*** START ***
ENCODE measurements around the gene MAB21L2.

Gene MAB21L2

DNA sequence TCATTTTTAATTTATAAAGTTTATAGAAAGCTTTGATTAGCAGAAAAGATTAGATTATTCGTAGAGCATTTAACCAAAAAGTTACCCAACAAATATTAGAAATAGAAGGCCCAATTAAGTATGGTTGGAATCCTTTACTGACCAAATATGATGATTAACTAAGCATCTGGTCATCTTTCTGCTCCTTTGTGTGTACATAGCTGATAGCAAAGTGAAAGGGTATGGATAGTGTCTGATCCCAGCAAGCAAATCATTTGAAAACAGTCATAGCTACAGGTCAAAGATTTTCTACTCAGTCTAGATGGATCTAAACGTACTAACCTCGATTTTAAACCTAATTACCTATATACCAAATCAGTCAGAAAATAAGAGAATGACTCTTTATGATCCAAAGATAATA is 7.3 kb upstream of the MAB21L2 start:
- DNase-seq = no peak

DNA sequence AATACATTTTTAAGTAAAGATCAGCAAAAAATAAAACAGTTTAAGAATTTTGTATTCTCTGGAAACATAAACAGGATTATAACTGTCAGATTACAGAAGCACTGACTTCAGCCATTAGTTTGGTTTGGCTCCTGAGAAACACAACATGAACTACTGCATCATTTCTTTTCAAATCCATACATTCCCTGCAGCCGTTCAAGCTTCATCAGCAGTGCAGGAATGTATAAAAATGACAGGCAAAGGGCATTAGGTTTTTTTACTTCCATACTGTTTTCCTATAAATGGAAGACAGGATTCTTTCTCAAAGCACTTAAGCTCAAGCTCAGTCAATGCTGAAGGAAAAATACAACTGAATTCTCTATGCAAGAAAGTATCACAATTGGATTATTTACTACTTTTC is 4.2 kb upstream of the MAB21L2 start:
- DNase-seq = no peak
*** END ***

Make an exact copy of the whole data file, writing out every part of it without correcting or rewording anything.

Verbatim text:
ENCODE measurements around the gene MAB21L2.

Gene MAB21L2

DNA sequence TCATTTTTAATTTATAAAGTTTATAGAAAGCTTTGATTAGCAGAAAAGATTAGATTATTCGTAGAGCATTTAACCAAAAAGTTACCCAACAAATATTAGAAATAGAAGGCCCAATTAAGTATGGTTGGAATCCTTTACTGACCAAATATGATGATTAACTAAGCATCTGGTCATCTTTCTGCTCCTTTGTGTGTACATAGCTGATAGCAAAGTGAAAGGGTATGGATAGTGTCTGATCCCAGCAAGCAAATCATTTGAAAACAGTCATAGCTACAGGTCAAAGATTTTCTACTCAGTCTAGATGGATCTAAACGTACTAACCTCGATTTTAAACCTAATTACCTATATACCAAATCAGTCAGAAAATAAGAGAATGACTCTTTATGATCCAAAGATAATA is 7.3 kb upstream of the MAB21L2 start:
- DNase-seq = no peak

DNA sequence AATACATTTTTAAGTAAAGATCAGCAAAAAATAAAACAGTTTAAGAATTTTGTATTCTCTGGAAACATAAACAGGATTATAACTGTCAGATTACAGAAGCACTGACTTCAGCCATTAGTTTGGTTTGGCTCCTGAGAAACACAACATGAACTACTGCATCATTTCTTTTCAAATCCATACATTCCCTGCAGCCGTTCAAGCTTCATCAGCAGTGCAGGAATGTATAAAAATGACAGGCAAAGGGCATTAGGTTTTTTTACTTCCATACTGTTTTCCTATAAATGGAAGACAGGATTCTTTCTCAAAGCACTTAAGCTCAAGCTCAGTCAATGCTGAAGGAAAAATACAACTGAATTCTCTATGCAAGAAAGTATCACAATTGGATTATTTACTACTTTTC is 4.2 kb upstream of the MAB21L2 start:
- DNase-seq = no peak